- You have to change your tampon or pad during the night.
- Youre passing blood clots the size of a quarter or larger with your period blood.
- Youre having to plan your activities around your period.
If you consistently have a heavy period, you may also find yourself feeling weak, tired and sluggish during the day, which can be a sign of iron deficiency anemia due to a consistently heavy period.
What Are Possible Complications From A Long Period
Delaying a diagnosis could result in a more invasive procedure or intensive treatment for the underlying cause.
Additionally, if your long period causes heavier blood loss, you could be at risk of developing anemia. This may contribute to feelings of tiredness and weakness.
Your doctor can use results from a blood test to diagnose anemia. If your iron levels are low, your doctor may recommend boosting your diet with iron-rich foods and a possible iron supplement to get your levels back to normal.
Long periods may also be painful and interfere with your well-being and quality of life. You may miss days of school or work, or withdraw from activities you enjoy because of your long period.
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An Introduction To Heavy Periods And Menopause
In the lead up to the menopause, known as the peri-menopause, many women experience changes to their normal menstrual cycle, including unusually heavy bleeding. This symptom is usually accompanied by irregular periods. A woman may go for several months without a period and then experience particularly heavy bleeding, or may find her periods coming thick and fast.
Aside from the obvious inconvenience of this, heavy bleeding may also lead to further health problems, such as anaemia. This is when there is not a high enough level of iron in the body. This can lead to extreme exhaustion and weakness.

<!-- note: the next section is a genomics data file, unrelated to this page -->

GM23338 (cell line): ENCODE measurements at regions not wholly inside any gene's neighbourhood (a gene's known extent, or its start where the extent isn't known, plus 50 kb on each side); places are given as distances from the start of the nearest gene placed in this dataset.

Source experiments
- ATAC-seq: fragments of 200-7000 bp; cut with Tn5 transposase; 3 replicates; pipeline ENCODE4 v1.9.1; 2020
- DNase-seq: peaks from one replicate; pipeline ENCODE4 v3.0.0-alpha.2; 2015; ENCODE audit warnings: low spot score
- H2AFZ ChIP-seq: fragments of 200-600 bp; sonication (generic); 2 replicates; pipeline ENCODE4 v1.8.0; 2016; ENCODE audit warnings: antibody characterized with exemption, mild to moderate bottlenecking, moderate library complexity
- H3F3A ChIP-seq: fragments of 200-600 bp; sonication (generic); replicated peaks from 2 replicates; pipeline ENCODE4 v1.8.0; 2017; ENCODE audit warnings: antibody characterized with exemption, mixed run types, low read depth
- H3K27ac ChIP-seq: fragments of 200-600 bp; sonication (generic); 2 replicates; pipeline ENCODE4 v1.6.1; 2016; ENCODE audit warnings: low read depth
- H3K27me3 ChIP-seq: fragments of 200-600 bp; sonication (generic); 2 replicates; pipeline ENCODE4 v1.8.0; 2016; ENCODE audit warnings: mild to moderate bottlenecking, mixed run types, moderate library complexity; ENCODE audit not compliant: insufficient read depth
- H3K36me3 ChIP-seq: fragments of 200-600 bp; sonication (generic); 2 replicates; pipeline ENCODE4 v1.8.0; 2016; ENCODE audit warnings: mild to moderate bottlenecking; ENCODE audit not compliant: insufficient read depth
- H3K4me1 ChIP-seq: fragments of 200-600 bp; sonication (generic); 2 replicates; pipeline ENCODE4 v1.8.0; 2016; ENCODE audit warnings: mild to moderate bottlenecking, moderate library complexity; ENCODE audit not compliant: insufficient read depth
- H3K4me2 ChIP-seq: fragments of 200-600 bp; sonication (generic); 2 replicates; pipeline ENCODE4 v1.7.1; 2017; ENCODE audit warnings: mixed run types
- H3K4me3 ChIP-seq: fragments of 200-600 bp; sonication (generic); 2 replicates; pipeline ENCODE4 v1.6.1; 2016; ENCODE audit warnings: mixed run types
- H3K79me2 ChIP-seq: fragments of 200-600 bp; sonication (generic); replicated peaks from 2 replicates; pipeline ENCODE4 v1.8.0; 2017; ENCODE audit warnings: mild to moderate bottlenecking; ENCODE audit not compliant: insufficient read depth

While many women suffer from heavy periods in the lead up to their menopause, it is important to remember that prolonged bleeding should be checked by your doctor. Bleeding for longer than 1 week per month is not healthy.
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Problems With The Uterus
Did you know that menstrual blood comes from the lining of your uterus? Each month, the tissue on the inside of the uterus builds up in preparation for pregnancy. But if an egg isnt fertilized, that lining sheds, which you experience as your period.
Knowing this, its easy to see how problems with the uterus can cause heavy menstrual bleeding. Some include:
Polyps or fibroids: These benign growths within the uterus can prevent effective contraction of the uterus , which can result in heavy bleeding.
Endometrial problems: If the endometrium is inflamed or infected, the normal process of monthly shedding may not work as well and could lead to heavy menstrual bleeding.
Cancer or precancer of the uterus or cervix: If abnormal tissue is growing in the uterus or cervix, it can bleed easily due to rapid growth.